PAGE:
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When It Comes to Education Reform, Teachers See the Glass Half Full

When It Comes to Education Reform, Teachers See the Glass Half Full_5fbe6e7cbb2a1.jpeg
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When It Comes to Education Reform, Teachers See the Glass Half Full

When It Comes to Education Reform, Teachers See the Glass Half Full

“Reform” has become something of a dirty word in education policy and advocacy debates, thanks to a relentless disinformation campaign on the part of reform opponents.

However, a new teacher survey conducted by Education Week shows classroom teachers are pretty warm to reform even if, on the whole, they think there’s too much of it.

Moreover, teachers correctly observe that most reforms are driven at the local and state level rather than handed down from Washington as national mandates. This complicates the “federal overreach” narrative among many beltway conservatives and local-control zealots who successfully prodded Congress to weaken federal oversight in the 2015 federal education law, the Every Student Succeeds Act.

More classroom teachers felt reforms had a positive impact on instruction in their classrooms than negative—by a 39 to 25 margin—while 36 percent felt the impact was mixed. Fifty-eight percent said that reforms helped them “change their practice so students learn better.” The same percentage said that the goals of the reform were “in line” with their goals as teachers.

The survey of 500 K-12 public school teachers tilted heavily toward veterans with 72 percent having taught for 10 years or more. Federal data from a few years ago shows that the percentage of teachers with more than 10 years of teaching experience is around 60 percent, so this sample is probably a little long in the tooth.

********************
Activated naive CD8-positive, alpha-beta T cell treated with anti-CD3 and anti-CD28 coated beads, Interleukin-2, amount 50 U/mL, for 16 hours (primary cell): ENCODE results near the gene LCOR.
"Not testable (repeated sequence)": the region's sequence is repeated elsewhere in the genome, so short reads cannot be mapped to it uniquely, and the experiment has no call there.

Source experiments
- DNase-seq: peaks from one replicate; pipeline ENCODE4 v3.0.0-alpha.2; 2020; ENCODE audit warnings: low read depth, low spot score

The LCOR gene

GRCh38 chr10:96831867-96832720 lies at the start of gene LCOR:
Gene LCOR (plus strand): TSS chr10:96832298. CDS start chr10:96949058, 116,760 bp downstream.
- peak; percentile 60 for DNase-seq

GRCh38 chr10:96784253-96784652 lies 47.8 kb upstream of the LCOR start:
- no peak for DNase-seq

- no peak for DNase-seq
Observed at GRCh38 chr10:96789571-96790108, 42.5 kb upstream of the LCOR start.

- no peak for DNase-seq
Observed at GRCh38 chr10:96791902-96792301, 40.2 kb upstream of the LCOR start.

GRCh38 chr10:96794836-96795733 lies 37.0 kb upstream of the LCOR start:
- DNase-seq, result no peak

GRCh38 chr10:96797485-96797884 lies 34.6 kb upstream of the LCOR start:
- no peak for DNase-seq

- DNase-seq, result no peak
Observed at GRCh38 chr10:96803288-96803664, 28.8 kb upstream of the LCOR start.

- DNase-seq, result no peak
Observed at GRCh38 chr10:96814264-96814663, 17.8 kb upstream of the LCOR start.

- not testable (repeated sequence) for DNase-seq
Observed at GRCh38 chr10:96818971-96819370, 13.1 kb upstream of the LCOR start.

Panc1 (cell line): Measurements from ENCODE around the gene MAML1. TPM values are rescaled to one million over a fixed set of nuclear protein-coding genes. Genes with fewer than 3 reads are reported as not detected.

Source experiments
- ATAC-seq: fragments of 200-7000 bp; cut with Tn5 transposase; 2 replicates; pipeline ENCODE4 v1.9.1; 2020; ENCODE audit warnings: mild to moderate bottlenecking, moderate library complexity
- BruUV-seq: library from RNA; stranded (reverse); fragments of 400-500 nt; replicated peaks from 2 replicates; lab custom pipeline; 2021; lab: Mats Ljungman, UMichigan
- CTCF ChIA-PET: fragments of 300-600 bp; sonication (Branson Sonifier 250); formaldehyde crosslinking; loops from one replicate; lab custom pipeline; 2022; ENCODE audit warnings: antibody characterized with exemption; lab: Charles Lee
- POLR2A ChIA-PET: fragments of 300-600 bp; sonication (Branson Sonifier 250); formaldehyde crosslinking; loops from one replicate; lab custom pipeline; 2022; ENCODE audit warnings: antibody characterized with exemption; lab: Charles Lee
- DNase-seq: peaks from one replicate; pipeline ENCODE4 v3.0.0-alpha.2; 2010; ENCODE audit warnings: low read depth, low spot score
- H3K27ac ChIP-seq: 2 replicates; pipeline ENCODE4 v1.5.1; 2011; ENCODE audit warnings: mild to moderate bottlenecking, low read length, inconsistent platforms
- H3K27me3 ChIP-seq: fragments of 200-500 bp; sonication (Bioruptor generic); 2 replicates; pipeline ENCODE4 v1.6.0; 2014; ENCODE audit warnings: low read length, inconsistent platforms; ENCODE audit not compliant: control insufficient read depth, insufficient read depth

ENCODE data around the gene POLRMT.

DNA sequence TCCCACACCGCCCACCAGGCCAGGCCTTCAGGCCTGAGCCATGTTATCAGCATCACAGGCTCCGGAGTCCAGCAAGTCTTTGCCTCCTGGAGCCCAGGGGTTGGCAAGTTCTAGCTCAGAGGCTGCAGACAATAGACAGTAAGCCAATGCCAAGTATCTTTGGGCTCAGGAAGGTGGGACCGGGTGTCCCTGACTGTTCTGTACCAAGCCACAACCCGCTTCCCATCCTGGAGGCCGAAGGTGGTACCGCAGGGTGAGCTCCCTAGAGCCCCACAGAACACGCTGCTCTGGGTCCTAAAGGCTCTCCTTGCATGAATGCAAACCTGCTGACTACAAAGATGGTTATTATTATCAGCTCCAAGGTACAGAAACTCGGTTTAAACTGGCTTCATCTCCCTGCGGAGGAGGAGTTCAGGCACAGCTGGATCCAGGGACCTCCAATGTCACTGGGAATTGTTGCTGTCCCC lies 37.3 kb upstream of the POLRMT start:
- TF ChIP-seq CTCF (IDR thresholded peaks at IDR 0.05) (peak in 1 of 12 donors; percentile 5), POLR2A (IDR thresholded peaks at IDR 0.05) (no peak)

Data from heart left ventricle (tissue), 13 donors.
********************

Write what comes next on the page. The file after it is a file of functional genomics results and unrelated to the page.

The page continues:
Not surprisingly, many older teachers think most new reforms are just old reforms that have been tried before. They are also more likely than younger teachers to say they want to leave the profession because of reforms.

Who’s Driving?

Given a list of reforms that have most impacted their schools, teachers cited evaluation, curriculum, professional development, testing, new approaches to school discipline and academic standards. In a separate, open-ended question, the top five reforms that “most impacted” their classrooms were curriculum, standards, assessments, technology and evaluation.

When asked to describe who is driving the reform or change that has “most impacted” their classrooms, 41 percent said the school district, 36 percent cited the state, 19 percent cited their own school and just 4 percent pointed at the federal government. By the way, the poll has a margin of error of 4 percent, which means the percentage who blame the feds for forcing reform on schools could be as high as 8 or as low as zero.

The survey also asked if teachers feel supported in implementing changes and here again, the reaction was much more positive than negative. Sixty-three percent said they can “adjust” as needed when implementing reform; 59 percent said they “have the support” to implement; 54 percent said reforms are “discussed with the entire teaching staff.” A slightly lower percentage, 47 percent, said they can “influence” their schools’ plans for reform.

Lastly, when asked to rate whether the amount of reform they have experienced is too much or too little, 74 percent said “too much” or “way too much.” An even higher percentage, 84 percent, feel that every time they get “a handle on a new reform—it changes,” suggesting that impatience is a problem among education leaders.

So, the bottom line is that teachers think their schools and districts—far more than the state and feds—are constantly trying out new ideas, most of which are not new at all, but a solid majority think those ideas are helping kids learn and support their goals as teachers.

So regardless of whether you call it reform, change or improvement, the message from most teachers is clear: Less is more, but don’t stop.

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